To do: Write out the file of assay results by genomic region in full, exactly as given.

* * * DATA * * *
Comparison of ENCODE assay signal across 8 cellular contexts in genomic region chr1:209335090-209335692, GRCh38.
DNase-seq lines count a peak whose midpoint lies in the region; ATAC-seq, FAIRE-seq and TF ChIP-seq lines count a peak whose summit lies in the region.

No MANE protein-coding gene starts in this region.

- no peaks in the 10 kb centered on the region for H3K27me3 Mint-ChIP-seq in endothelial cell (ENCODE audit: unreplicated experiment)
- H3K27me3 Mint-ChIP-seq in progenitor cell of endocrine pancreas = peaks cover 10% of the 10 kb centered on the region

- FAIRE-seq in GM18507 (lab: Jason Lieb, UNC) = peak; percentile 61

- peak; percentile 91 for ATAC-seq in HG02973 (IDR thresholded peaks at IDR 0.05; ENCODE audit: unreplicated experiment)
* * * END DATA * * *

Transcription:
Comparison of ENCODE assay signal across 8 cellular contexts in genomic region chr1:209335090-209335692, GRCh38.
DNase-seq lines count a peak whose midpoint lies in the region; ATAC-seq, FAIRE-seq and TF ChIP-seq lines count a peak whose summit lies in the region.

No MANE protein-coding gene starts in this region.

- no peaks in the 10 kb centered on the region for H3K27me3 Mint-ChIP-seq in endothelial cell (ENCODE audit: unreplicated experiment)
- H3K27me3 Mint-ChIP-seq in progenitor cell of endocrine pancreas = peaks cover 10% of the 10 kb centered on the region

- FAIRE-seq in GM18507 (lab: Jason Lieb, UNC) = peak; percentile 61

- peak; percentile 91 for ATAC-seq in HG02973 (IDR thresholded peaks at IDR 0.05; ENCODE audit: unreplicated experiment)